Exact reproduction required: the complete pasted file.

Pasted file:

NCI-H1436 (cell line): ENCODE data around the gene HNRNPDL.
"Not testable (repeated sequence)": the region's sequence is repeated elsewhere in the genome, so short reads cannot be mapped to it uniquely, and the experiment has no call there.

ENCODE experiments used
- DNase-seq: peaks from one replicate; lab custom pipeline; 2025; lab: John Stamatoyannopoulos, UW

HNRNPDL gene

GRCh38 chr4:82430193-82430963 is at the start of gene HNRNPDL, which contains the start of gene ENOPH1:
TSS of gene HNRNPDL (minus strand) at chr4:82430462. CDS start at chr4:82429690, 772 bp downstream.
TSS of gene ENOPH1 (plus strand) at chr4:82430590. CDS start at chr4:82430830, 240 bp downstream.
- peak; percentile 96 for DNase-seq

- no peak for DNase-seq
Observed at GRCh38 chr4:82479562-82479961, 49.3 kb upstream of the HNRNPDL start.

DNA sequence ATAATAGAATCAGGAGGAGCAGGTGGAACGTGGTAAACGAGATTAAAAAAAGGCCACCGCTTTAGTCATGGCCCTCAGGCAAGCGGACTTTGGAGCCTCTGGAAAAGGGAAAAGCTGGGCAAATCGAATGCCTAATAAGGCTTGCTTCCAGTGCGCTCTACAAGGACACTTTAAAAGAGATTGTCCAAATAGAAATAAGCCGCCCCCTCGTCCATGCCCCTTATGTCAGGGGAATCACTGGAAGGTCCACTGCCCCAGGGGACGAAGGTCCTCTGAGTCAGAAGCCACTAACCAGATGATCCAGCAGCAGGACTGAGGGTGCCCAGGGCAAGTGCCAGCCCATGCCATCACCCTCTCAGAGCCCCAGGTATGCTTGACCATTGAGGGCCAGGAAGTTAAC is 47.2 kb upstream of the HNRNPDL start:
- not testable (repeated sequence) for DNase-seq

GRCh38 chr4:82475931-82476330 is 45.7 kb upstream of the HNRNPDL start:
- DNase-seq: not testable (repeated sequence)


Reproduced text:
NCI-H1436 (cell line): ENCODE data around the gene HNRNPDL.
"Not testable (repeated sequence)": the region's sequence is repeated elsewhere in the genome, so short reads cannot be mapped to it uniquely, and the experiment has no call there.

ENCODE experiments used
- DNase-seq: peaks from one replicate; lab custom pipeline; 2025; lab: John Stamatoyannopoulos, UW

HNRNPDL gene

GRCh38 chr4:82430193-82430963 is at the start of gene HNRNPDL, which contains the start of gene ENOPH1:
TSS of gene HNRNPDL (minus strand) at chr4:82430462. CDS start at chr4:82429690, 772 bp downstream.
TSS of gene ENOPH1 (plus strand) at chr4:82430590. CDS start at chr4:82430830, 240 bp downstream.
- peak; percentile 96 for DNase-seq

- no peak for DNase-seq
Observed at GRCh38 chr4:82479562-82479961, 49.3 kb upstream of the HNRNPDL start.

DNA sequence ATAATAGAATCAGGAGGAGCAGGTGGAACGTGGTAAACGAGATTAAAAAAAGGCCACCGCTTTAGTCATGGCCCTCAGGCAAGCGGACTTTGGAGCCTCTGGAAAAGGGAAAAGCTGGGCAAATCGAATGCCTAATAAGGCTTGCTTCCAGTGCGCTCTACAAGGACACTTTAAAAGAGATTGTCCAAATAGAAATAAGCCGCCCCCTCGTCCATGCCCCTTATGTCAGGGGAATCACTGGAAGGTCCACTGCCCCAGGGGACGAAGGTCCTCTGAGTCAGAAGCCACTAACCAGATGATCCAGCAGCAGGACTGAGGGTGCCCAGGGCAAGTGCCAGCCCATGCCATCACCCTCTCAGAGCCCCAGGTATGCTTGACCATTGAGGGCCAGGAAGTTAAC is 47.2 kb upstream of the HNRNPDL start:
- not testable (repeated sequence) for DNase-seq

GRCh38 chr4:82475931-82476330 is 45.7 kb upstream of the HNRNPDL start:
- DNase-seq: not testable (repeated sequence)